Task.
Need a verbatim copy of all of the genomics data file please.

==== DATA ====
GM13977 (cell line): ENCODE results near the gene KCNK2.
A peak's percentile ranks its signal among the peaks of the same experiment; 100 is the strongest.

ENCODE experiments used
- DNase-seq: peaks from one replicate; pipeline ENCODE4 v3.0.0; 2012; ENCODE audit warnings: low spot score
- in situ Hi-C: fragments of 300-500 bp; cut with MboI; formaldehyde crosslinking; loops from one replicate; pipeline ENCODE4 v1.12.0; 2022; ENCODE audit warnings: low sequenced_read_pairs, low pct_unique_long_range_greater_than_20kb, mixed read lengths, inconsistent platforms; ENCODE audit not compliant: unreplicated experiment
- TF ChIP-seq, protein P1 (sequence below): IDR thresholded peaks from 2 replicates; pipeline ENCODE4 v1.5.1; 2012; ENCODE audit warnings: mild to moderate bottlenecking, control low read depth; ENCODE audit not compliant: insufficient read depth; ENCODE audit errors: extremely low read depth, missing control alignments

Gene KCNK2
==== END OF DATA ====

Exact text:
GM13977 (cell line): ENCODE results near the gene KCNK2.
A peak's percentile ranks its signal among the peaks of the same experiment; 100 is the strongest.

ENCODE experiments used
- DNase-seq: peaks from one replicate; pipeline ENCODE4 v3.0.0; 2012; ENCODE audit warnings: low spot score
- in situ Hi-C: fragments of 300-500 bp; cut with MboI; formaldehyde crosslinking; loops from one replicate; pipeline ENCODE4 v1.12.0; 2022; ENCODE audit warnings: low sequenced_read_pairs, low pct_unique_long_range_greater_than_20kb, mixed read lengths, inconsistent platforms; ENCODE audit not compliant: unreplicated experiment
- TF ChIP-seq, protein P1 (sequence below): IDR thresholded peaks from 2 replicates; pipeline ENCODE4 v1.5.1; 2012; ENCODE audit warnings: mild to moderate bottlenecking, control low read depth; ENCODE audit not compliant: insufficient read depth; ENCODE audit errors: extremely low read depth, missing control alignments

Gene KCNK2